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Top Picks: Making Density Work, Using Tech to Engage with Citizens, Obliterating Worst Practices

April 13, 2016  by  Byron Katsuyama
Category:  Public Participation Management Comprehensive Planning-Growth Management

Top Picks: Making Density Work, Using Tech to Engage with Citizens, Obliterating Worst Practices

Each week I scan the web for interesting and useful news, blog posts, articles, and reports from a variety of local government-related sources, and post them to the In Focus section of MRSC’s homepage. Here are some of the most interesting “top picks” from my most recent scans.

Making Density Work

As we move forward with implementing the next 25 years of our state’s Growth Management Act, it will become increasingly important for communities to get better at incorporating higher density development within their urban growth boundaries. One of the keys to meeting this challenge will be creating spaces that people actually like to live, work, and play in. A recent Urban Land article, Drawing People In: Placemaking and the Density Discussion, focuses attention on the need for communities to have “specific strategies, strong design, and tailored community approaches” if they are going to be successful in meeting this challenge. Research has shown that successful high-density projects tend to have features like mixed uses, short blocks, good transportation connectivity, citywide planning frameworks, and a strong emphasis on placemaking, including 24-hour destinations that feature “energy, walkability and security.” On the other hand, projects that fail tend to have a single land use, no public spaces or amenities, dependence on a single mode of transportation (cars), and don’t offer a safe, 24-hour environment.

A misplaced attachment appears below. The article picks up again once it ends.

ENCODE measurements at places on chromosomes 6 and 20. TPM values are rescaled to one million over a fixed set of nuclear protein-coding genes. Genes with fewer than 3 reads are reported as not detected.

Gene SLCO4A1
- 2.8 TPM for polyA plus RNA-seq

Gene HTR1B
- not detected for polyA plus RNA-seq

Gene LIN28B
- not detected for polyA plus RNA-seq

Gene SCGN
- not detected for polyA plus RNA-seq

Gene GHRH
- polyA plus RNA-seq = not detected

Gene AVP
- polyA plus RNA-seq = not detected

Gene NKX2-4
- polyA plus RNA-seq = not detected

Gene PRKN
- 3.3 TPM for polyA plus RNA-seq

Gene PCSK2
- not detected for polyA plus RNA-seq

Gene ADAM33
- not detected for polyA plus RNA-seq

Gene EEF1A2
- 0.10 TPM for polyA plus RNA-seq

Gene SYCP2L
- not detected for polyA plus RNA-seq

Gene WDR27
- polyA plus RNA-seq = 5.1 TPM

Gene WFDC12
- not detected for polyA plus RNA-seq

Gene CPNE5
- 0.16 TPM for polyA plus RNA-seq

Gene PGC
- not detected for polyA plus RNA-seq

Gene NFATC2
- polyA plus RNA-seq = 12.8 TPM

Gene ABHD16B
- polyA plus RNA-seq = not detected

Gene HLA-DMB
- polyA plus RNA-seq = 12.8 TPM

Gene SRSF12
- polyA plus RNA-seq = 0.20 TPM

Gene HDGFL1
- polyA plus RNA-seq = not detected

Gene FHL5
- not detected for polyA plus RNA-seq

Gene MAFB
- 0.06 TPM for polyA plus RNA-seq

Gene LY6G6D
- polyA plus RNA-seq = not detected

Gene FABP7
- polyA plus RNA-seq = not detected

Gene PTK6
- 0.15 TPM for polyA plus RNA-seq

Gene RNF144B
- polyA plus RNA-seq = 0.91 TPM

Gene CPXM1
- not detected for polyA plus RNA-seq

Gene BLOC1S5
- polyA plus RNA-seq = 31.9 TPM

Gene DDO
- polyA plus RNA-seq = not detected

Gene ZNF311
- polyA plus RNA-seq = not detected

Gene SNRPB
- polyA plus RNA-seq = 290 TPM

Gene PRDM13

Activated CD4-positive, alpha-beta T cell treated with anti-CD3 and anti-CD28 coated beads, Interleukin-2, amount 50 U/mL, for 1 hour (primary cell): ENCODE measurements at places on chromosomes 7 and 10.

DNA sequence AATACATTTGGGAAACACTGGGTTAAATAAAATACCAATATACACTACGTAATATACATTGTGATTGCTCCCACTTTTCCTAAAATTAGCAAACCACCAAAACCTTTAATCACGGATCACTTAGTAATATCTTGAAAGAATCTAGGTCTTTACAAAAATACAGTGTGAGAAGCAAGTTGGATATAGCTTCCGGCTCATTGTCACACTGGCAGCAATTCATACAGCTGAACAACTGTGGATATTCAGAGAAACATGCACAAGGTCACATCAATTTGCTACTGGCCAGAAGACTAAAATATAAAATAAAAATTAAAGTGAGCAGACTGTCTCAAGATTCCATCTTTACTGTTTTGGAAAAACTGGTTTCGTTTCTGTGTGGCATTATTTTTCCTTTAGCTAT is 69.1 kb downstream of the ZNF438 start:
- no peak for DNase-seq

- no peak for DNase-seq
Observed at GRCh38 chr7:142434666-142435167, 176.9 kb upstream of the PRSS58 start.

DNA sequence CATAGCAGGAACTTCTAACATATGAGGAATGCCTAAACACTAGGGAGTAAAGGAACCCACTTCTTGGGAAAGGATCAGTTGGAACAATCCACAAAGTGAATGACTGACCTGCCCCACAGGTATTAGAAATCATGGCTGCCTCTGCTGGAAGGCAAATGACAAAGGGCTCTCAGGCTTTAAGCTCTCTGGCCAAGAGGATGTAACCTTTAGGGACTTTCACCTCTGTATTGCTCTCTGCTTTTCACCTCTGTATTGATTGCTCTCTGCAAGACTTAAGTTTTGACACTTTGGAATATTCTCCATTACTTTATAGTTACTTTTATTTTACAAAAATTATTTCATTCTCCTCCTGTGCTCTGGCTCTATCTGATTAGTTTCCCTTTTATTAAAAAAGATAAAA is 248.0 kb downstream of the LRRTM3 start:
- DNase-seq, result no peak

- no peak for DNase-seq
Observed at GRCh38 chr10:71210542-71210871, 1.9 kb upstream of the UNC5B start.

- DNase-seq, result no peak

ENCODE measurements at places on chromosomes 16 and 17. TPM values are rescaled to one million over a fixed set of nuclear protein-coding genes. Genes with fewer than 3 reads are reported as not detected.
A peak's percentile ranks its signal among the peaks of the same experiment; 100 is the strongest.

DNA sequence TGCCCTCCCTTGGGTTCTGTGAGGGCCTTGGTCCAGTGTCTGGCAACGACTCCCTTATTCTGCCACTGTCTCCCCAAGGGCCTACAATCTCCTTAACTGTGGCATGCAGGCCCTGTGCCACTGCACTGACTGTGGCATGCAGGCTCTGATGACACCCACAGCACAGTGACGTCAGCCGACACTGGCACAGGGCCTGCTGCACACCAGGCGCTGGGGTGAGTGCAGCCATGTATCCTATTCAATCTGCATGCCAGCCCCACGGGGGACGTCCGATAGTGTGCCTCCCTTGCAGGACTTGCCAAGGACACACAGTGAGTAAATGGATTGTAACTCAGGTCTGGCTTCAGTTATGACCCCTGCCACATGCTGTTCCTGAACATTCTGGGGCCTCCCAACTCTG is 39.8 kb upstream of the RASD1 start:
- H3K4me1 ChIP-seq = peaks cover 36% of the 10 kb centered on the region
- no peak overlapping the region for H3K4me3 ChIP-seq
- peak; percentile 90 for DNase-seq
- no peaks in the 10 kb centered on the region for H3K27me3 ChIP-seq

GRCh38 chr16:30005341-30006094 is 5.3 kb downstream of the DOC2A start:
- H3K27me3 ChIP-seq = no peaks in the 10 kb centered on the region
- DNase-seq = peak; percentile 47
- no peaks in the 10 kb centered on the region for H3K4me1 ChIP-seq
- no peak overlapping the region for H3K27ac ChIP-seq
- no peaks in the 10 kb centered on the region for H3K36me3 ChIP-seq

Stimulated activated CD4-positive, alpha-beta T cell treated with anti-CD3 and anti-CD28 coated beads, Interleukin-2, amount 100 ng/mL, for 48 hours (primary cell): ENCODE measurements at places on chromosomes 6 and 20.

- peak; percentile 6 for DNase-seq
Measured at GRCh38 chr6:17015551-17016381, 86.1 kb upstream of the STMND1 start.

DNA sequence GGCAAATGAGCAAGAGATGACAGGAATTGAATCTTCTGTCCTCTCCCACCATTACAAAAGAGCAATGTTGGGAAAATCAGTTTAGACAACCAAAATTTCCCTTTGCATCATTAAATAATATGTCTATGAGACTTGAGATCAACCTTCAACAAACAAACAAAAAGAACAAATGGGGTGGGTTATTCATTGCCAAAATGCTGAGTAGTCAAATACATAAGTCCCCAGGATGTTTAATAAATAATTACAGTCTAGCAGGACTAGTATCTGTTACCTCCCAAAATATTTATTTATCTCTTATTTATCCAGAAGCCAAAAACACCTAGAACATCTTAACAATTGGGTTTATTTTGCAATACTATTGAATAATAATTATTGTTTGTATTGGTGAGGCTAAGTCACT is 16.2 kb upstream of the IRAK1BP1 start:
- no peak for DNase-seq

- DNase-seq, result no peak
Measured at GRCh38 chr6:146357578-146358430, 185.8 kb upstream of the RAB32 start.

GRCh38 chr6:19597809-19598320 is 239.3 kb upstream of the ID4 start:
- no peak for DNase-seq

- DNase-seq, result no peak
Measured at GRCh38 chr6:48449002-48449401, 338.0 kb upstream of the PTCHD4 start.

Other success factors include early and continuous engagement with community stakeholders, a strong, well-articulated vision, a clear sense of identity and character, and liberal use of “renderings, maps and graphs” that help citizens better visualize the project so they can see the benefits for themselves.

Using Technology to Engage with Citizens

Any local government official who has been tasked with getting citizens to provide input on a comprehensive plan update, offer testimony at a budget hearing, or share their ideas during a community visioning workshop, can tell you that such efforts don’t just happen by accident. Most such endeavors require a great deal of planning and public outreach just to get “a few good citizens” to participate. But how can local governments move beyond the old standby models of citizen engagement and develop new approaches that not only get more citizens involved but also in more meaningful ways? New communication technologies may offer the best way forward in many instances, and specifically, new cloud-based technologies that have been specially developed for this purpose.

A recent Government Technology article, Using Technology to Enhance Civic Engagement, highlights the successful efforts of the New York City Police Department (NYPD) in engaging with citizens through one such new technology -- a cloud-based “innovation ideation” platform called IdeaScale. The NYPD is using IdeaScale as a way to “crowdsource” input on problems in the community that need to be addressed and to create action items for department follow-through. The platform allows registered users to make comments and then to vote on policy suggestions in a way that pushes the most popular suggestions to the top of the list where they are then brought to the attention of NYPD management staff. One of the keys to success will, of course, be the degree of follow-through from the department. Consistent follow-through can lead to even more participation. If we are going to get serious about citizen engagement, then we need to begin deploying these and other similar types of interactive communication platforms that have had some demonstrated success in other communities.